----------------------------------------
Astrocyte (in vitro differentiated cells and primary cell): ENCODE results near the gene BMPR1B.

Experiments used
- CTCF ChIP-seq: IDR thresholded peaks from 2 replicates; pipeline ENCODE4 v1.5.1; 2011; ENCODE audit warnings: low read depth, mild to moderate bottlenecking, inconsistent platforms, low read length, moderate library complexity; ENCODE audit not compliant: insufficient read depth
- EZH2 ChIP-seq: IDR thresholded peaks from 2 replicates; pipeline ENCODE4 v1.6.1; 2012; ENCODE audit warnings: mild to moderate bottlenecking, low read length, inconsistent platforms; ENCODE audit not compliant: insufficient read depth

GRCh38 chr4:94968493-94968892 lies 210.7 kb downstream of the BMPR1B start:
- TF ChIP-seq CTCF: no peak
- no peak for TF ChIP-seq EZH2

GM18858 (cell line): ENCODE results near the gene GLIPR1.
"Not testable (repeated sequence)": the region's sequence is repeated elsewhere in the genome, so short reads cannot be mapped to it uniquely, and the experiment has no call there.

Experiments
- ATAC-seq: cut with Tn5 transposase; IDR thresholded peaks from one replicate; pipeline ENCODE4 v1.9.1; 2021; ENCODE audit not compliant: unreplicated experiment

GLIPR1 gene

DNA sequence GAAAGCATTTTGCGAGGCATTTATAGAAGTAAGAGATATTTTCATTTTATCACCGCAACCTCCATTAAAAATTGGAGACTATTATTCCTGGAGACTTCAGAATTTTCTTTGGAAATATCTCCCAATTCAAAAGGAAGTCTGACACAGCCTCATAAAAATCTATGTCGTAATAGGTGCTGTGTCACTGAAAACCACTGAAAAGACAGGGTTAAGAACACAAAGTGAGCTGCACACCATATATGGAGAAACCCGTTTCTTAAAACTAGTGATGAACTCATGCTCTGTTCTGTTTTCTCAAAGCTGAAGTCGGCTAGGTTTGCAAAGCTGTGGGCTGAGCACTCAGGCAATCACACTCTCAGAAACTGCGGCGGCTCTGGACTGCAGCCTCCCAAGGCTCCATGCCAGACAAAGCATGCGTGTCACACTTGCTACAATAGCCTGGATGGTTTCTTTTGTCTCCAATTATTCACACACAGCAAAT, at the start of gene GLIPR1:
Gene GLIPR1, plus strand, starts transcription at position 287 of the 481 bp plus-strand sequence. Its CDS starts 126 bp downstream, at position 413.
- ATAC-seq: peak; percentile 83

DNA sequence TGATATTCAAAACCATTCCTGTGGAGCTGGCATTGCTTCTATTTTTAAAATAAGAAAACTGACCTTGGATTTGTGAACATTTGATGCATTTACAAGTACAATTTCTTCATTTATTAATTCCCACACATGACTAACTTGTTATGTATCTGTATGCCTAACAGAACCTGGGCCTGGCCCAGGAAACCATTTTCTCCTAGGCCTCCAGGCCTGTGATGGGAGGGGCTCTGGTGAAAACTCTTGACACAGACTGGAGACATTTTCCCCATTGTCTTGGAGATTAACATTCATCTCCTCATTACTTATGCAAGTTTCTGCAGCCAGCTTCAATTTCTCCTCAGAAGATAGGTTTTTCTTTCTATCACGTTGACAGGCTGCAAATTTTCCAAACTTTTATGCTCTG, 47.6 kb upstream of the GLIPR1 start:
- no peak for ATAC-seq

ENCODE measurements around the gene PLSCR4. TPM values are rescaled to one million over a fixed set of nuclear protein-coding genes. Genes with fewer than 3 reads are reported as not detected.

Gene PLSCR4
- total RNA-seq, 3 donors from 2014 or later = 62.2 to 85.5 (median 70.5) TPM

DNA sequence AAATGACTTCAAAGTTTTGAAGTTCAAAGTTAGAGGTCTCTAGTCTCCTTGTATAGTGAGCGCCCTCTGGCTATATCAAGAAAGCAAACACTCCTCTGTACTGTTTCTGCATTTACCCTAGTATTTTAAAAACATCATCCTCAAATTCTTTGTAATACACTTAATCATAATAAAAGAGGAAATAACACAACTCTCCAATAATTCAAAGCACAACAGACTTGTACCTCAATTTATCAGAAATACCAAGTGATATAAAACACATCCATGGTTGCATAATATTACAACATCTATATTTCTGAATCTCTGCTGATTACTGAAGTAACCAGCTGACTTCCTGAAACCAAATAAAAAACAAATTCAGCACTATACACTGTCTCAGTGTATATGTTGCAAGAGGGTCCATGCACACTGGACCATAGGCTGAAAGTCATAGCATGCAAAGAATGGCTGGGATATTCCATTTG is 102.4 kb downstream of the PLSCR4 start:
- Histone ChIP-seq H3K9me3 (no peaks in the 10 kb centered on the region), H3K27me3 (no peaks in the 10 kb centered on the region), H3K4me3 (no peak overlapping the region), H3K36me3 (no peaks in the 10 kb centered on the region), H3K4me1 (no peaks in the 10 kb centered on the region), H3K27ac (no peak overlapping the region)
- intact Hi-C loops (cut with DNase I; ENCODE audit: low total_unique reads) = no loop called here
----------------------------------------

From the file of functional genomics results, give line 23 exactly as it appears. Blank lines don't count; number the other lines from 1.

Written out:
- intact Hi-C loops (cut with DNase I; ENCODE audit: low total_unique reads) = no loop called here